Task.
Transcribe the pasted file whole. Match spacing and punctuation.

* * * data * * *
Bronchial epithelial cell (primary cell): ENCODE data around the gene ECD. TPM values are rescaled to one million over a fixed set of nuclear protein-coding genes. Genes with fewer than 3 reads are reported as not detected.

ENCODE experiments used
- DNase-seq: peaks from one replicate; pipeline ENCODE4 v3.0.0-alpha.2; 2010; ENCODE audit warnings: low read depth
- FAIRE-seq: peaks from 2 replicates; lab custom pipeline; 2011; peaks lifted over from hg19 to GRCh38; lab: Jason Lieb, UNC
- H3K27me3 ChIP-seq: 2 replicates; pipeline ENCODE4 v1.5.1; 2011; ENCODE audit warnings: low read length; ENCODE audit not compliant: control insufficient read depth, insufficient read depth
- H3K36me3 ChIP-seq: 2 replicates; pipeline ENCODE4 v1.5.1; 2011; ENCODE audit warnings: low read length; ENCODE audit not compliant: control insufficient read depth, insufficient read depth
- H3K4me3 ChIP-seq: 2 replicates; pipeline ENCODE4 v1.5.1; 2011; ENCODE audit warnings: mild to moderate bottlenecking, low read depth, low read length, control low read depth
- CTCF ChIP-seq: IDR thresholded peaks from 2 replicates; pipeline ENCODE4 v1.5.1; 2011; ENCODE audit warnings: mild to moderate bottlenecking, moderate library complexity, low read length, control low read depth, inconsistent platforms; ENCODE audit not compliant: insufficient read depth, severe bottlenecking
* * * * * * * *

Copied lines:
Bronchial epithelial cell (primary cell): ENCODE data around the gene ECD. TPM values are rescaled to one million over a fixed set of nuclear protein-coding genes. Genes with fewer than 3 reads are reported as not detected.

ENCODE experiments used
- DNase-seq: peaks from one replicate; pipeline ENCODE4 v3.0.0-alpha.2; 2010; ENCODE audit warnings: low read depth
- FAIRE-seq: peaks from 2 replicates; lab custom pipeline; 2011; peaks lifted over from hg19 to GRCh38; lab: Jason Lieb, UNC
- H3K27me3 ChIP-seq: 2 replicates; pipeline ENCODE4 v1.5.1; 2011; ENCODE audit warnings: low read length; ENCODE audit not compliant: control insufficient read depth, insufficient read depth
- H3K36me3 ChIP-seq: 2 replicates; pipeline ENCODE4 v1.5.1; 2011; ENCODE audit warnings: low read length; ENCODE audit not compliant: control insufficient read depth, insufficient read depth
- H3K4me3 ChIP-seq: 2 replicates; pipeline ENCODE4 v1.5.1; 2011; ENCODE audit warnings: mild to moderate bottlenecking, low read depth, low read length, control low read depth
- CTCF ChIP-seq: IDR thresholded peaks from 2 replicates; pipeline ENCODE4 v1.5.1; 2011; ENCODE audit warnings: mild to moderate bottlenecking, moderate library complexity, low read length, control low read depth, inconsistent platforms; ENCODE audit not compliant: insufficient read depth, severe bottlenecking